It is the year 2019. A speechwriter rummages through a pile of reports and press clips, preparing to draft testimony for the Chairman of the Joint Chiefs of Staff.
Hers is not a happy task. For months now, reporters have documented the continuing decline of military readiness. It has been 10 years since Defense Secretary Robert Gates unveiled his plan to slash spending on programs meant to assure the long-term security of the nation. Since his historic, April 6, 2009, announcement, it's become plain that Gates' short-term savings plan short-changed future readiness.
Nowhere is this more evident than in missile defense. Gates had ordered a $1.4 billion reduction in funding for that program, effectively stopping the development of more advanced missile defense systems. His rationale was that they were not needed because countries like Iran and North Korea had not yet successfully demonstrated that their missiles could reach U.S. soil.
Unfortunately, while Washington gutted its defensive program, Tehran and Pyongyang plowed full speed ahead with their offensive efforts. Encouraged by U.S. inaction, they shared Technology and lessons learned (and received covert assistance from other countries).
As a result, their ballistic missile programs had raced ahead even faster than anticipated. Now both nations boast of robust arsenals and the will to use them jointly against the United States. America is more vulnerable to missile attack than ever. The speechwriter sighs.
The picture for conventional forces is no prettier. Gates had rejected buying additional F-22 fighters, opting instead to acquire less expensive F-35 fighters. Both aircraft had state-of-the art capabilities, but one was not a substitute for the other. They were designed to work together: The F-22 conducting long-range strikes, penetrating the most sophisticated enemy air defenses and clearing a path for the F-35.
The decision to shut down F-22 production was strictly budget-driven. The Air Force clearly needed about 60 more to provide global coverage. Without them, there was more demand than planes. But while our Air Force took a step back, countries like Iran, China, and North Korea had taken two steps forward.
Now, they are ringed with the most sophisticated air defenses on the market. If a crisis breaks out in the Middle East, the Taiwan Straits, or the Korean peninsula, America might find itself blocked out of the airspace. Uncle Sam can forget about establishing the air supremacy it had enjoyed in every conflict since World War II.
Life is no better at sea. Gates had ordered the Navy to delay investments in next-generation destroyers and aircraft carriers. Other countries, however, poured money into new anti-ship missiles and mines. Over the course of the decade, America's blue water navy has been pushed further and further out to sea to avoid these growing threats.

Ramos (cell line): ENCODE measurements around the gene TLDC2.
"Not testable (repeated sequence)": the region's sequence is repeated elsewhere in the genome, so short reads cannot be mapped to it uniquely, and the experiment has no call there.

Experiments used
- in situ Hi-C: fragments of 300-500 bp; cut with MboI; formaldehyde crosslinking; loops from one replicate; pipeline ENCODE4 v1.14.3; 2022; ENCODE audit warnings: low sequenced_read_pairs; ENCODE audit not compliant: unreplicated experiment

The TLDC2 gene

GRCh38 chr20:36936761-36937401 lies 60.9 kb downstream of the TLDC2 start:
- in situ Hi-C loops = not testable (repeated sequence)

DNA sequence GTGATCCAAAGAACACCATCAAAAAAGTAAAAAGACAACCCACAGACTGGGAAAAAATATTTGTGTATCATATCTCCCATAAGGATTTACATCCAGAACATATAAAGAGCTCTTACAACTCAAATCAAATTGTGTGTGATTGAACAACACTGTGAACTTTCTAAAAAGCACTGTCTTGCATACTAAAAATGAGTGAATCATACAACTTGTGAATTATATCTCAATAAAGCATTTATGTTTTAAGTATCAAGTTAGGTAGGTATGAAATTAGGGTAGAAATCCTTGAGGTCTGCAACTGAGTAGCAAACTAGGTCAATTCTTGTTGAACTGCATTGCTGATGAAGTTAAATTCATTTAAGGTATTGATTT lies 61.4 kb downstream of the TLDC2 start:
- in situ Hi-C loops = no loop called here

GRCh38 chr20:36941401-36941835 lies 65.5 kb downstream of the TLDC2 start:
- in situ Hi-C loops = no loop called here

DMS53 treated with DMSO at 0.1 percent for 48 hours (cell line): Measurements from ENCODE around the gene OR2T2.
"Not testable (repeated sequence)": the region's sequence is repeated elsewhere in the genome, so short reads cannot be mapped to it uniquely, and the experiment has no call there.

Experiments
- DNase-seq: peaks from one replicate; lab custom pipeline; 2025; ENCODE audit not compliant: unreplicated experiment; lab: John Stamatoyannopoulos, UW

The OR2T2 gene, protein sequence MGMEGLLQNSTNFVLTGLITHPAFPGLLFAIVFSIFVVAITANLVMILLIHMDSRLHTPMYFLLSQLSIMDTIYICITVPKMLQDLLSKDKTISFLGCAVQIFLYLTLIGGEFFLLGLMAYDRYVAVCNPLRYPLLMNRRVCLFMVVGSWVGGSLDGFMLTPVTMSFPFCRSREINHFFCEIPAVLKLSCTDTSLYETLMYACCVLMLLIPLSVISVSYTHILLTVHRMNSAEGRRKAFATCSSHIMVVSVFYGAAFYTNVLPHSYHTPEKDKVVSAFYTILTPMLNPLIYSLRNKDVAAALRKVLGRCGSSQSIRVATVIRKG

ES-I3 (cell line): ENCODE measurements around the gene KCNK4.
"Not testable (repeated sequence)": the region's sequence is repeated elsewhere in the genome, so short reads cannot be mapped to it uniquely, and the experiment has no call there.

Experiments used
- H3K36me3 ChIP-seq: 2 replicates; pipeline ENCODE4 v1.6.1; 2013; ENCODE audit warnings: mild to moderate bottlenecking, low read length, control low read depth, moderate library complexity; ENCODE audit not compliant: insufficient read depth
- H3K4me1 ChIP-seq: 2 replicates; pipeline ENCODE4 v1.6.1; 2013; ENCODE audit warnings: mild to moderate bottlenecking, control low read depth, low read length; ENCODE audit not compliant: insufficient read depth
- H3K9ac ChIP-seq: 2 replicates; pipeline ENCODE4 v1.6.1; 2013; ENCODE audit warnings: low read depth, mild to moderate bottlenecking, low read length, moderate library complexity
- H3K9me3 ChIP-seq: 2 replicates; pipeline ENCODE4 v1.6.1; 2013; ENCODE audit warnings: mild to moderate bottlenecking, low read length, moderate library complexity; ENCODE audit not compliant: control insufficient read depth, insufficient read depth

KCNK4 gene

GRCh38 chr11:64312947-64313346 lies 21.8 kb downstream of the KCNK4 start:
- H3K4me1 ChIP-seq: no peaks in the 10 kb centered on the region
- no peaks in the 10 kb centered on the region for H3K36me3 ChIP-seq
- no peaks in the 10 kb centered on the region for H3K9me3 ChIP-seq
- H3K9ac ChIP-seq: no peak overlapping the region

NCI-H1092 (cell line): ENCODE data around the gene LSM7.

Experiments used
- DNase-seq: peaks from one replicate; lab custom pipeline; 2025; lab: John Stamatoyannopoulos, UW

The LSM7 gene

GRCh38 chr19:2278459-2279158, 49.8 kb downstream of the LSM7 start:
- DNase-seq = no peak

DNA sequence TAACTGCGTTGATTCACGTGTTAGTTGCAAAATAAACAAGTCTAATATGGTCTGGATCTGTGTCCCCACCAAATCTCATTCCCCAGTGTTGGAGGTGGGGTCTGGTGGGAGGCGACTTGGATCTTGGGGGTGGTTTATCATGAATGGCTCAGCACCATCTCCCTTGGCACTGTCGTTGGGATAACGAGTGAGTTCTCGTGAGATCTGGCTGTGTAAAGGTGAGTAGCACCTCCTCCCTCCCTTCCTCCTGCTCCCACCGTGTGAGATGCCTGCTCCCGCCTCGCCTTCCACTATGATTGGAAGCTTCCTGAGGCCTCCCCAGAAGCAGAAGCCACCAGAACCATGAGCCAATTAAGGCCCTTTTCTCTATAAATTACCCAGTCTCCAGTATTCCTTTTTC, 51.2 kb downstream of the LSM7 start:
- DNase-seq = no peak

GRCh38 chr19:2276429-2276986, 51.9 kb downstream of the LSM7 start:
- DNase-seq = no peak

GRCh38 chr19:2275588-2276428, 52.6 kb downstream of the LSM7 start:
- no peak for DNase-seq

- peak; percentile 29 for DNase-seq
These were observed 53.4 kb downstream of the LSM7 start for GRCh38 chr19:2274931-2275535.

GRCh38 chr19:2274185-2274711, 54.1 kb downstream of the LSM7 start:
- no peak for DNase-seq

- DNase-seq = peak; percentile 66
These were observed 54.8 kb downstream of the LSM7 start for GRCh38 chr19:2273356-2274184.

"The Navy is fearful to enter critical sea lanes or approach enemy shores," the speechwriter muses. "How can I write around that?"
The land force situation offers no solace. Gates' decision to scrap the Army's development of the next-generation of combat vehicles had proved penny-wise and pound-foolish. Starting over had only increased the time and money needed to develop new vehicles. It left the Army with more manpower and less useful tools. Ten years on, they are saddled with equipment that's too old, too heavy, and almost impossible to deploy rapidly to far-off trouble spots.
Okay, back to today. I've painted a bleak future, but it doesn't have be that way. There is no need to make draconian cuts in the Pentagon's procurement budget.
That budget represents less than one-fifth of Washington's spending. It is neither the cause of the federal deficit, nor a cesspool of wasteful spending (as Defense critics so often portray it).
Even with a war on and an all-volunteer force, U.S. Defense spending today totals less than four percent of our gross domestic product. That's only about half the level of Defense spending maintained during the Cold war.
Defense is not the source of our national economic woes. In fact, cutting defenses just cuts more jobs.
Congress and the White House have had no problems ponying up hundreds of billions of dollars for such "vital" programs as bailing out bankers and hedge-fund managers, paying gentlemen farmers not to grow food, building neighborhood bike trails and removing tattoos. How can they countenance short-changing the people prepared to fight and die to keep us free?
One of the few duties assigned to Congress under our Constitution is to "provide for the common defense." That doesn't mean leaving our men and women in uniform to defend us with rusty swords and broken shields.
James Jay Carafano is a senior fellow at The Heritage Foundation and the author of GI Ingenuity: Improvisation, Technology and Winning World War II.
First Appeared in the Washington Examiner